K.S.A. 44-520a(a) requires a workers compensation claimant to serve a written claim for compensation upon the employer within 200 days after the accident, or in cases where compensation payments have been suspended, within 200 days after the date of the last payment of compensation. Lawrence v. Cobler, 22 Kan. App. 2d 291, 294, 915 P.2d 157, rev. denied 260 Kan. 994 (1996). The furnishing of medical care to an injured employee is considered the payment of compensation under the Workers Compensation Act when authorized, either expressly or by reasonable implication, by the employer. Sparks v. Wichita White Truck Trailer Center, Inc., 7 Kan. App. 2d 383, Syl. ¶¶ 1, 2, 642 P.2d 574 (1982). If an employer is on notice that an employee is seeking treatment on the assumption that treatment is authorized by the employer, the employer is under a duty to disabuse the employee of that assumption if the employer expects the 200-day limitation to take effect. Blake v. Hutchinson Manufacturing Co., 213 Kan. 511, 515, 516 P.2d 1008 (1973).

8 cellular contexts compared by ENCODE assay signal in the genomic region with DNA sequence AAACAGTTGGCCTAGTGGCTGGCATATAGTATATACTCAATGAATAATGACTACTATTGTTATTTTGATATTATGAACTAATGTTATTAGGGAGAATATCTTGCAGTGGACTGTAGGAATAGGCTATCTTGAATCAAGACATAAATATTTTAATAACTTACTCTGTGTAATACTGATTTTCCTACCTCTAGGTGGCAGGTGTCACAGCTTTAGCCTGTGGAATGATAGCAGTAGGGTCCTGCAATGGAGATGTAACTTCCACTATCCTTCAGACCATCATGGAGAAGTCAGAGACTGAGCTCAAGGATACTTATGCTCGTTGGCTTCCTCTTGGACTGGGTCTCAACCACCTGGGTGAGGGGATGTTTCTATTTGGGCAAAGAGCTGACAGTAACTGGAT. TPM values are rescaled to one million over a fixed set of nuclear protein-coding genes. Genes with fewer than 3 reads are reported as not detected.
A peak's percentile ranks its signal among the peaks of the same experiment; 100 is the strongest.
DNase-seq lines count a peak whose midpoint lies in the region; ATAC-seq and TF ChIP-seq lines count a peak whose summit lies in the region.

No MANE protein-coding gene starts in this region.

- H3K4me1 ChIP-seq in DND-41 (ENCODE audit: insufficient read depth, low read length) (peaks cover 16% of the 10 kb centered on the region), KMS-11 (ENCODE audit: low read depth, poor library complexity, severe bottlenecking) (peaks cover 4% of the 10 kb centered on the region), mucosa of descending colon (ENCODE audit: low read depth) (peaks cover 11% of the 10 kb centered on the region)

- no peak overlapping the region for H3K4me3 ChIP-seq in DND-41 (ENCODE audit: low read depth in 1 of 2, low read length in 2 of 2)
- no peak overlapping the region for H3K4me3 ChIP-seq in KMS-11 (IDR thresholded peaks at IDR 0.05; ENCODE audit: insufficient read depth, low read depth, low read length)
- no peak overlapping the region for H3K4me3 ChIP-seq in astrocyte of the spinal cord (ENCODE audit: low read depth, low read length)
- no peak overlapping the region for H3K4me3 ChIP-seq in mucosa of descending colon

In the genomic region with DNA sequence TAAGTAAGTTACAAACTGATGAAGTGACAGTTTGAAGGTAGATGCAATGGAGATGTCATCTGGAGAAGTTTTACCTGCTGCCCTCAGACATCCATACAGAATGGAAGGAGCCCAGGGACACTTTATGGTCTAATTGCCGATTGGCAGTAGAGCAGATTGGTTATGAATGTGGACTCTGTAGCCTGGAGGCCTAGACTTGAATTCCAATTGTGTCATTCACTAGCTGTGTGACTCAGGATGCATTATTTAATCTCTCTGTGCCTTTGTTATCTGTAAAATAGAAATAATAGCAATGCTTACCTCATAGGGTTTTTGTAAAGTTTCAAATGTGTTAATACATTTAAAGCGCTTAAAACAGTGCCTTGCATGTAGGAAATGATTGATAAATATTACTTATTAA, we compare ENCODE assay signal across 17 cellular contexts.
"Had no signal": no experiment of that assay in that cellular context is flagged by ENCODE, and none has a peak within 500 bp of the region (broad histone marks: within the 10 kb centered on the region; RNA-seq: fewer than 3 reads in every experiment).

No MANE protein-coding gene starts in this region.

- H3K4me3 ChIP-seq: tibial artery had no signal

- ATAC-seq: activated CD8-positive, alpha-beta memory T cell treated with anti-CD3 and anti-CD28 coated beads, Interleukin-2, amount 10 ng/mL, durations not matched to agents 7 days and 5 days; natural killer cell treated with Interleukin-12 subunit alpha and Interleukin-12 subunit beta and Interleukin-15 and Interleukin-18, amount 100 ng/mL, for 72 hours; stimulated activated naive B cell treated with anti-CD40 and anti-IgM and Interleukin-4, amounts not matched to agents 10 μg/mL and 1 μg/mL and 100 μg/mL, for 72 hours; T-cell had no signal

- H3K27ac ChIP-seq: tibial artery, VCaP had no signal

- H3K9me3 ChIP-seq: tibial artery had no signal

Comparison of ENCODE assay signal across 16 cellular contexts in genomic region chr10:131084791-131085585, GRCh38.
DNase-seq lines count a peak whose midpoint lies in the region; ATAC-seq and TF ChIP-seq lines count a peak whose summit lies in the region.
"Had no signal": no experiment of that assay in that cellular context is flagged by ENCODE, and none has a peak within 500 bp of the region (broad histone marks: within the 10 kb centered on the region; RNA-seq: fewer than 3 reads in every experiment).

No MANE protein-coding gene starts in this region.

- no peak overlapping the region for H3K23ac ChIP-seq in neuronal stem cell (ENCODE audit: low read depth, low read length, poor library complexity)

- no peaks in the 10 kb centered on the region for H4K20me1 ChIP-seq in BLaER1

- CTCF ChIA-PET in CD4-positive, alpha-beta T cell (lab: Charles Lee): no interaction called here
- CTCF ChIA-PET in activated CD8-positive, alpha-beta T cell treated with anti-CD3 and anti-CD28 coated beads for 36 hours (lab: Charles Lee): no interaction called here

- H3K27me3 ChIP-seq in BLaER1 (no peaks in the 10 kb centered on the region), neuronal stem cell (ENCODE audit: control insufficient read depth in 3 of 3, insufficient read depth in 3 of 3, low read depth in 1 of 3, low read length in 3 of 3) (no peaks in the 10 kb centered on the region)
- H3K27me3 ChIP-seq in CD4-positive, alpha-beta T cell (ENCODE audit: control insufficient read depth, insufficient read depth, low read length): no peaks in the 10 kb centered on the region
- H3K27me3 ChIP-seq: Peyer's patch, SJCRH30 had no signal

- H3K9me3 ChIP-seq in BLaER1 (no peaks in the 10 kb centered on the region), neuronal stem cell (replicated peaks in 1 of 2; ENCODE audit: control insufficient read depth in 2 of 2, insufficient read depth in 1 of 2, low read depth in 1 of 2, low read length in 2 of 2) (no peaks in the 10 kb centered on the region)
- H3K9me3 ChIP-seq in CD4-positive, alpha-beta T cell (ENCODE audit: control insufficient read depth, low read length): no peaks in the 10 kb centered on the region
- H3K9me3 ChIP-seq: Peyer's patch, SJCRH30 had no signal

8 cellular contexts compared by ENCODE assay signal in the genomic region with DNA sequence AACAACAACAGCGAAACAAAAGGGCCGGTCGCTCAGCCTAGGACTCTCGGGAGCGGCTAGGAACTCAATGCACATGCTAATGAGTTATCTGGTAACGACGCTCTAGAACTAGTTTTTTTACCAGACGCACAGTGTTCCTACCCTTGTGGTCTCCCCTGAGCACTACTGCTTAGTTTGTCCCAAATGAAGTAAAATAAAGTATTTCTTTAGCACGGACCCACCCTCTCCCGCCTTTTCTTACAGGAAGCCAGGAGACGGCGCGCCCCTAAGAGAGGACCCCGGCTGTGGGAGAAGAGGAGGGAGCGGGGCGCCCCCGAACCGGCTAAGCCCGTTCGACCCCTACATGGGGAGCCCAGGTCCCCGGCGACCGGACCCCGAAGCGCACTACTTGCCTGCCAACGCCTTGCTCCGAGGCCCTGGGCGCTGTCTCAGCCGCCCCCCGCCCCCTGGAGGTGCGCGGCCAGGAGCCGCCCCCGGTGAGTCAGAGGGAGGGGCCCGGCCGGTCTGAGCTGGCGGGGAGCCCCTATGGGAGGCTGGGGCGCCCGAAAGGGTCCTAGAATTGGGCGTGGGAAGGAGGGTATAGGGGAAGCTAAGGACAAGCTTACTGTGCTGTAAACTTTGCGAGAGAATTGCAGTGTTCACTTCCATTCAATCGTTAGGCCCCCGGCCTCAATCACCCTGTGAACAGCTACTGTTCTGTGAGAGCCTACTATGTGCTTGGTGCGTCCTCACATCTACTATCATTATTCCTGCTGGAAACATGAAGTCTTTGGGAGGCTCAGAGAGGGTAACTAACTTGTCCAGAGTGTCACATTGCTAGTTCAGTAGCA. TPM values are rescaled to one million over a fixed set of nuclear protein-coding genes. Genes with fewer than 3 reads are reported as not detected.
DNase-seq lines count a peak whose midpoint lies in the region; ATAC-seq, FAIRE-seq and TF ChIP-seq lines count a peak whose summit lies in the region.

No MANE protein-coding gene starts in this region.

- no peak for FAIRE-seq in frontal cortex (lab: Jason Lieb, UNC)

This case involves a conflict between the employer's duty to notify its injured employee that the employer will no longer pay for continued medical treatment and the duty of the injured employee to return for scheduled appointments with his or her treating physician.
Shields has experienced no reduction in the level of pain she associates with her injuries. It is reasonable to conclude that a worker in Shields' condition would seek out her treating physician for continued treatment, rather than suffer for 8 months before seeking additional medical care from an alternative source. Additionally, Shields' failure to return for the May 29, 1990, follow-up appointment could be viewed as a unilateral decision by Shields to abandon her medical treatment. Had she returned as scheduled, her injuries might well have been addressed through an authorized course of treatment. Although her continued use of the TENS unit is uncontroverted, the unsupervised use of the unit, in conjunction with her testimony that she continued to experience debilitating pain from her injuries and her conflicting testimony regarding her ability to return for treatment, leads us to the conclusion that Shields was not operating under a reasonable assumption that her medical treatment was ongoing. She was released back to work with no restrictions. As far as her employer or its insured knew, this was the last time Shields received any medical treatment. It would be difficult to say that her employer was "on notice" of Shields' ongoing medical treatment, notwithstanding the reference made to the TENS unit in her medical reports.